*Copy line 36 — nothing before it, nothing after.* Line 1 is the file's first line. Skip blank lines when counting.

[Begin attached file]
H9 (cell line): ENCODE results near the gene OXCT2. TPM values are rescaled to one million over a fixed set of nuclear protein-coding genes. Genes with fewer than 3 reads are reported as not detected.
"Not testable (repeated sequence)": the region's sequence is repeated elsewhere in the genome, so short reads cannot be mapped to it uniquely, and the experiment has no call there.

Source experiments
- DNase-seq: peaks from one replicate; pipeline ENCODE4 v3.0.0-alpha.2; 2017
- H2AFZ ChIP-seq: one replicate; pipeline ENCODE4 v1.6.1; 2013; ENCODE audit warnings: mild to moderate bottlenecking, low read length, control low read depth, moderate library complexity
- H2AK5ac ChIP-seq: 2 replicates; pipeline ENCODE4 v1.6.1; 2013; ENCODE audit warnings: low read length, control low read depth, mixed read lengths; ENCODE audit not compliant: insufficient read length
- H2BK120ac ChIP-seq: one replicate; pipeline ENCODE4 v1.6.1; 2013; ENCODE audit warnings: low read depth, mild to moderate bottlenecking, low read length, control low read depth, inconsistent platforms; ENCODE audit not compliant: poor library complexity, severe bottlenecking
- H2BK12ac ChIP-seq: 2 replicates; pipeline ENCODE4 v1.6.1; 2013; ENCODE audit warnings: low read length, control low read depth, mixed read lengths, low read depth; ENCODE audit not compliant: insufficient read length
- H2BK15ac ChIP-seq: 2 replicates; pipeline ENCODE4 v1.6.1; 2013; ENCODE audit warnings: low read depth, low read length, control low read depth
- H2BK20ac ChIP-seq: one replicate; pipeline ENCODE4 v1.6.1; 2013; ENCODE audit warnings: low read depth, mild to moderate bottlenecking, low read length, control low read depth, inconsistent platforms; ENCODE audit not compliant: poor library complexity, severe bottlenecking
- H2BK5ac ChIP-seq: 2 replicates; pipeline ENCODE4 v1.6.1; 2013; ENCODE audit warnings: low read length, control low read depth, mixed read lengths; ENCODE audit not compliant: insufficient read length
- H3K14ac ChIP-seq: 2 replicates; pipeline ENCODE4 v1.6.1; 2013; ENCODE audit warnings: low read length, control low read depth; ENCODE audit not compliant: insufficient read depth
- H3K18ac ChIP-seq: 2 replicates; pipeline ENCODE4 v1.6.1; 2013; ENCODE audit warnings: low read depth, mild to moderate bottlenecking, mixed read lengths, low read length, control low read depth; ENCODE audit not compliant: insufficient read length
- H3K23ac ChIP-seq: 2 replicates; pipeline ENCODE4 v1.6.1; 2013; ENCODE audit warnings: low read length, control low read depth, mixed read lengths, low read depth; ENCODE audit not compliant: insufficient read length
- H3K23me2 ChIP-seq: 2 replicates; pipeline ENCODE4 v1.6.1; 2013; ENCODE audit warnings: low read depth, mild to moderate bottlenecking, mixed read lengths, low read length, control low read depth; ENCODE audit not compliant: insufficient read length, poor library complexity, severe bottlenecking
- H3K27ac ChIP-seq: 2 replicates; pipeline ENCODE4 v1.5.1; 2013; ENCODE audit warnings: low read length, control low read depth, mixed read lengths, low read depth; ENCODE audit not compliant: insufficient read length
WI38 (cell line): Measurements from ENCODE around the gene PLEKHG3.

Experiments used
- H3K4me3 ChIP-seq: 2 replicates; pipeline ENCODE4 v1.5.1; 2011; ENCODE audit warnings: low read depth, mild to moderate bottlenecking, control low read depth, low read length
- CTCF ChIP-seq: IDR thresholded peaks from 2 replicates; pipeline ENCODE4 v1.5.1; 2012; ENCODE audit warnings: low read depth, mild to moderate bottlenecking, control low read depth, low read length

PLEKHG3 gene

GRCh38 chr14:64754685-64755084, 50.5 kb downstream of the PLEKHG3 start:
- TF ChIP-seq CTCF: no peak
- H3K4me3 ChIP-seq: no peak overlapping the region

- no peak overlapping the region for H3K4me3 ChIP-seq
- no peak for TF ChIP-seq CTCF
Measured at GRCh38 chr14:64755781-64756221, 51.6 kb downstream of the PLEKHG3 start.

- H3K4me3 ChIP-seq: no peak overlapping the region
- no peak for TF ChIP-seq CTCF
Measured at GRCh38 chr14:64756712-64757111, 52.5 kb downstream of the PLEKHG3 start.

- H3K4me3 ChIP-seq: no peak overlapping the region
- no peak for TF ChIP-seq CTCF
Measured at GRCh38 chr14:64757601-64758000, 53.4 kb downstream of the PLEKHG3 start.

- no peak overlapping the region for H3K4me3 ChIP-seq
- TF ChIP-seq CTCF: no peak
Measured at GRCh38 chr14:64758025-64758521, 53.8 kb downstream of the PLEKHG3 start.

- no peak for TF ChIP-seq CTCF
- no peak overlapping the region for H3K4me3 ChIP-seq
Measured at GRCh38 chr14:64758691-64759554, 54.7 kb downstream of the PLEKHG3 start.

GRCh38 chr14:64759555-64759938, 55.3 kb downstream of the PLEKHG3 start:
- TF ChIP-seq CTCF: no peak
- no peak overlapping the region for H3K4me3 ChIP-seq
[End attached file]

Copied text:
Measured at GRCh38 chr14:64758025-64758521, 53.8 kb downstream of the PLEKHG3 start.